Harry Potter and the prisoner of Azkaban /

During his third year at Hogwarts School for Witchcraft and Wizardry, Harry Potter must confront the devious and dangerous wizard responsible for his parents' deaths.

Main Author: Rowling, J. K.
Format: Book
Language: English
Published: New York : Arthur A. Levine Books, 1999.
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Review by Publisher's Weekly Review

Rowling proves that she has plenty of tricks left up her sleeve in this third Harry Potter adventure, set once again at the Hogwarts School for Witchcraft and Wizardry. Right before the start of term, a supremely dangerous criminal breaks out of a supposedly impregnable wizards' prison; it will come as no surprise to Potter fans that the villain, a henchman of Harry's old enemy Lord Voldemort, appears to have targeted Harry. In many ways this installment seems to serve a transitional role in the seven-volume series: while many of the adventures are breathlessly relayed, they appear to be laying groundwork for even more exciting adventures to come. The beauty here lies in the genius of Rowling's plotting. Seemingly minor details established in books one and two unfold to take on unforeseen significance, and the finale, while not airtight in its internal logic, is utterly thrilling. Rowling's wit never flags, whether constructing the workings of the wizard world (Just how would a magician be made to stay behind bars?) or tossing off quick jokes (a grandmother wears a hat decorated with a stuffed vulture; the divination classroom looks like a tawdry tea shop). The Potter spell is holding strong. All ages. (Sept.) (c) Copyright PWxyz, LLC. All rights reserved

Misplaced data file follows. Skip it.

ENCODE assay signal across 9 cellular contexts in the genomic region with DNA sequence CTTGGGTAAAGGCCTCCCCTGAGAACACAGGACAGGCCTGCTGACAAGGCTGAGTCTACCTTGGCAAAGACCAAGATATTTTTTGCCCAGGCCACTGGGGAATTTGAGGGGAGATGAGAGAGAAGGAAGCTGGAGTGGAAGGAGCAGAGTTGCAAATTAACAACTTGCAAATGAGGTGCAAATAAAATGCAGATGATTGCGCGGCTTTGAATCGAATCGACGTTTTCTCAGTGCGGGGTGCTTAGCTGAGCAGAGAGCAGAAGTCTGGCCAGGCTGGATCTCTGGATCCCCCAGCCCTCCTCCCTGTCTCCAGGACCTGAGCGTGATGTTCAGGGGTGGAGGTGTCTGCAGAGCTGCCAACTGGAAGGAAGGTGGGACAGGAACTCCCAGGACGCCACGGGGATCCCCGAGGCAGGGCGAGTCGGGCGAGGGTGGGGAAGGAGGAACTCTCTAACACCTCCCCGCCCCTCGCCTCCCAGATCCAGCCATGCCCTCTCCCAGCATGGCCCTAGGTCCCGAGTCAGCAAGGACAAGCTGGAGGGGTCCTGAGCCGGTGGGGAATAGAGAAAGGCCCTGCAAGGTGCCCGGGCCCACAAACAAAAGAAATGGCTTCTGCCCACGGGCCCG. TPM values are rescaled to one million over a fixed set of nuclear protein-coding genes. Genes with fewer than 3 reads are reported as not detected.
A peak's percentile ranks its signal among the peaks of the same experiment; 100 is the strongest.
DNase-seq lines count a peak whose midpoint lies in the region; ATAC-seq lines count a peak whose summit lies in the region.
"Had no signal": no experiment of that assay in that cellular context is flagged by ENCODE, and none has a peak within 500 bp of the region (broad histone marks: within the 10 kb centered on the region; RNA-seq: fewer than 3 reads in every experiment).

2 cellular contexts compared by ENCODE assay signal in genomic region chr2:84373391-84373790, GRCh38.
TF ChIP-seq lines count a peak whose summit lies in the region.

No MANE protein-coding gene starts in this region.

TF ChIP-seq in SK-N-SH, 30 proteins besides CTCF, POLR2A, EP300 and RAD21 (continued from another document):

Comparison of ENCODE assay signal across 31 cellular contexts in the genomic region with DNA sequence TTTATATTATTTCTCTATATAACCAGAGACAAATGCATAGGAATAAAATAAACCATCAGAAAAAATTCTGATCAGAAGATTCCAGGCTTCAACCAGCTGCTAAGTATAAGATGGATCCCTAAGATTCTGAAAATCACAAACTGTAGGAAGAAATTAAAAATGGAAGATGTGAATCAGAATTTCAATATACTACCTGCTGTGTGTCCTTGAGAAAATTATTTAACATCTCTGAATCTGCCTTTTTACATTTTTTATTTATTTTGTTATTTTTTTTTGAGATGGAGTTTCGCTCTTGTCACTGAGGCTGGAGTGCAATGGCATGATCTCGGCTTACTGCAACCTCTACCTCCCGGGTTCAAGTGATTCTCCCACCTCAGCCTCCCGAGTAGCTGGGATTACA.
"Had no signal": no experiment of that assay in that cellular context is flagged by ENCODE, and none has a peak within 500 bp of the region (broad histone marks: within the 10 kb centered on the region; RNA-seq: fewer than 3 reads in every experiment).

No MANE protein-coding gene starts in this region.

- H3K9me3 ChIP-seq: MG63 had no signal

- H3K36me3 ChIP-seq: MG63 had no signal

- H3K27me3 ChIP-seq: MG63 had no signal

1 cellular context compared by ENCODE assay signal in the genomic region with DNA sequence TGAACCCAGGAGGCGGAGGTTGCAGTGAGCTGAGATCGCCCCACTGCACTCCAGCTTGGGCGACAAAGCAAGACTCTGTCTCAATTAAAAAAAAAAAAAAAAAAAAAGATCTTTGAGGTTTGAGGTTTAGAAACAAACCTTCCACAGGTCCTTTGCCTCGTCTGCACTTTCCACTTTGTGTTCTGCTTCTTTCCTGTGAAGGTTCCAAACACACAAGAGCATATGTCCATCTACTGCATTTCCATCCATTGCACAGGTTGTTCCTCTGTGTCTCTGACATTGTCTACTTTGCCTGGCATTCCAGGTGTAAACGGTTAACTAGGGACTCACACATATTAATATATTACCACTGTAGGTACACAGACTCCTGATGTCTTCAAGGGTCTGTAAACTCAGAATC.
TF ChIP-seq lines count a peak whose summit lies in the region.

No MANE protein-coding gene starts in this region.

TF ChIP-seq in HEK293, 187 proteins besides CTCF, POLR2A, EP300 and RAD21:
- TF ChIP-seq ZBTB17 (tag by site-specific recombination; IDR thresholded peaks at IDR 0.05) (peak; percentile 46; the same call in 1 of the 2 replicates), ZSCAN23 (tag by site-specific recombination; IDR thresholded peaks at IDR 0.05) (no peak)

(c) Copyright PWxyz, LLC. All rights reserved
Review by School Library Journal Review

Gr 4 Up-The third book in J.K. Rowling's wildly popular Harry Potter series (Scholastic, 1999) is spiritedly brought to life in this audiobook narrated by English actor/singer Jim Dale. In this installment, Harry's life seems to be in danger when Sirius Black, a wizard convicted of multiple murders, escapes from prison and appears to be heading towards Hogwarts to seek revenge against Harry for causing Voldemort's downfall. Dale, who also recorded the audio versions of Harry Potter and the Sorcerer's Stone (Jan. 2000, p. 73) and Harry Potter and the Chamber of Secrets (April 2000, p. 76) gives a tour de force reading performance as he chronicles Harry's third year at the Hogwarts School of Witchcraft and Wizardry. With his mastery of verbal inflection, expressive voice, and terrific accents, Dale deftly shifts from general narration to numerous character voices without disrupting the flow of the story. In fact, his tone is so warm and inviting that listeners don't feel the tapes nearly 12 hours length; instead, they will eagerly anticipate listening to more. Adding Dale's vocal talents to Rowling's already well-written and engaging story makes this a quality audiobook worthy of inclusion in all audio collections.-Lori Craft, Downers Grove Public Library, IL (c) Copyright 2010. Library Journals LLC, a wholly owned subsidiary of Media Source, Inc. No redistribution permitted.

(c) Copyright Library Journals LLC, a wholly owned subsidiary of Media Source, Inc. No redistribution permitted.
Review by Horn Book Review